Legal Corner

Contains current legal articles and discussions regarding Civil Recovery Law.

Cash Theft vs. Merchandise Theft and Its Applicability to Civil Recovery Statutes

Civil recovery statutes are civil laws, specific to each state, that spell out what type of damages may be requested for acts of retail theft and how those damages and/or losses may be recovered from the party causing them. Many retailers are unclear on whether a certain state’s civil recovery statute will be applicable to the theft of cash or cash obtained through some fraudulent act. This confusion generally surrounds specific words contained within each statute that have a specific legal meaning, which may vary greatly from the layperson’s subjective interpretation.

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Statutes Amended for Retailer’s Benefit

Over the years, states have come to recognize the exorbitant monetary losses that retailers suffer due to incidents of theft and one by one, states have enacted statutes allowing the retailer to request civil statutory damages and/or a civil penalty from shoplifters in addition to any restitution that may be owed. These civil statutes, initially enacted to help the retailer defray the financial impact of shrink, partially offset the retailer’s security expenses and deter repeat offences, have evolved into an important way for retailers to recoup some of their losses from theft and in turn, help to keep prices down for the honest consumer.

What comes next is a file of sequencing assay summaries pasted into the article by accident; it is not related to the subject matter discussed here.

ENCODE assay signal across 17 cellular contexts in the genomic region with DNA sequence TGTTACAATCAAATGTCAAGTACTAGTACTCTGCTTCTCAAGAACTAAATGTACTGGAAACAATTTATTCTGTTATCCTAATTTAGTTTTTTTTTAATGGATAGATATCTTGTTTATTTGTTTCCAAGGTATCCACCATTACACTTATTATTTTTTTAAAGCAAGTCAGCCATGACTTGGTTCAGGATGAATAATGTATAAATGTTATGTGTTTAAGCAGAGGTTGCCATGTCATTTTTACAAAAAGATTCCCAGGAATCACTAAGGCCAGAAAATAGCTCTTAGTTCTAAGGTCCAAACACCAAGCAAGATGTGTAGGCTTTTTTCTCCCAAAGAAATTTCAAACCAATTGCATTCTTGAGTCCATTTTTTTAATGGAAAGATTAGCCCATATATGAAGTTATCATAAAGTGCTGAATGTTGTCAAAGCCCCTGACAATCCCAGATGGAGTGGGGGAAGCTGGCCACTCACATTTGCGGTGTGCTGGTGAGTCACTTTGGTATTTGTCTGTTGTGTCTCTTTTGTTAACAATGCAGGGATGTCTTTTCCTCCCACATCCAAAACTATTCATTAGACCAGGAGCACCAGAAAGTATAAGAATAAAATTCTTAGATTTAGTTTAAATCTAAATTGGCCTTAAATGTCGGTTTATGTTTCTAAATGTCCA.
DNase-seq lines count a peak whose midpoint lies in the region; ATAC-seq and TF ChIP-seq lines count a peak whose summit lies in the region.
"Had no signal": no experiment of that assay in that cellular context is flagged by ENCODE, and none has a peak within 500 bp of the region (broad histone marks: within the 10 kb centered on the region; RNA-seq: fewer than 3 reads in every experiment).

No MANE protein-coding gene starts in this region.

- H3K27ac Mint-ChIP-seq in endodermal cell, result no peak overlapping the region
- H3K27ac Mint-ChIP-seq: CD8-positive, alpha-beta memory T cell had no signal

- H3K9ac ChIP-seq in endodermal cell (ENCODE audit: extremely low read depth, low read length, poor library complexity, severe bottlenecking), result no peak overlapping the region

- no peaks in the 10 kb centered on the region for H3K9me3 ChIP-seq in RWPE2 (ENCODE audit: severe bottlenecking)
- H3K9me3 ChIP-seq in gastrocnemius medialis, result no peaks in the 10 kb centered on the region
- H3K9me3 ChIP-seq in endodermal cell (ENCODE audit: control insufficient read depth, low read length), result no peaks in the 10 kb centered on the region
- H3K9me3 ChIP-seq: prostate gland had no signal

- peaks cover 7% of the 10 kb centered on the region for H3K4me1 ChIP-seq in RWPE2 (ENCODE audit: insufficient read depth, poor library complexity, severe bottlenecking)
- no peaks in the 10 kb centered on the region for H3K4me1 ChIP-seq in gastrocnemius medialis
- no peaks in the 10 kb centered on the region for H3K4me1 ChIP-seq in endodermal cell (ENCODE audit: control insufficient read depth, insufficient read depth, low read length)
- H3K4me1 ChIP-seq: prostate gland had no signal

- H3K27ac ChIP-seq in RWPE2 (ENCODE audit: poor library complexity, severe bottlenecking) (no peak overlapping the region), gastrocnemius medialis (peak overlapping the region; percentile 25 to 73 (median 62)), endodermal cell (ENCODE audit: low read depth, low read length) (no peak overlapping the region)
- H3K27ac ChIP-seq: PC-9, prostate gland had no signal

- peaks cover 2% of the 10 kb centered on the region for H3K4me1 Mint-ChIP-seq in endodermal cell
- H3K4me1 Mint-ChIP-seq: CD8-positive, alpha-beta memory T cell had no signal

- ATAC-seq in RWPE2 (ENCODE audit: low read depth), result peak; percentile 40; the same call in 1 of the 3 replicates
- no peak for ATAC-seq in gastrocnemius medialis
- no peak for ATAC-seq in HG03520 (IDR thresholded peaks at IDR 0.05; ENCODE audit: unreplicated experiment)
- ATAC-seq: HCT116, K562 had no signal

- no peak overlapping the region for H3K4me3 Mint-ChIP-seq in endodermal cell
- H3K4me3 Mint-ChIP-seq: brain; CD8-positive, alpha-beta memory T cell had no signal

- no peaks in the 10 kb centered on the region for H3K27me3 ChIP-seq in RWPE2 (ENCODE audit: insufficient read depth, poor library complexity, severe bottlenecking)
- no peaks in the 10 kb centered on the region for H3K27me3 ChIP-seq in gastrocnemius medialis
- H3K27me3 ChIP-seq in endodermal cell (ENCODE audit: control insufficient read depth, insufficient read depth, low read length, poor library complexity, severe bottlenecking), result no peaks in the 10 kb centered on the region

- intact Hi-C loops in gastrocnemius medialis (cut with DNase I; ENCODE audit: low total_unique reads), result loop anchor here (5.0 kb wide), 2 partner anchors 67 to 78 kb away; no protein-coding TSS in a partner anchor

In recent years, several states have amended these statutes in favor of the retailer, allowing for a greater recovery against the shoplifter.

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Court rules decisively in favor of PRA Law Firm in Kelly case. Victory creates positive precedent.

Orlando-based Civil Recovery law firm, PRA Law Firm, prevailed decisively in a lawsuit with major implications for retailers and for the practice of civil recovery. U.S. District Court Judge Federico Moreno, ruled in the Defendant’s favor on all counts of Palmer’s Motion for Summary Judgment on January 11, 2010. Specifically, Judge Moreno found against the Kelly Plaintiffs on every count, rejected their claims in their entirety, and ruled in Palmer, Reifler’s favor on all issues.

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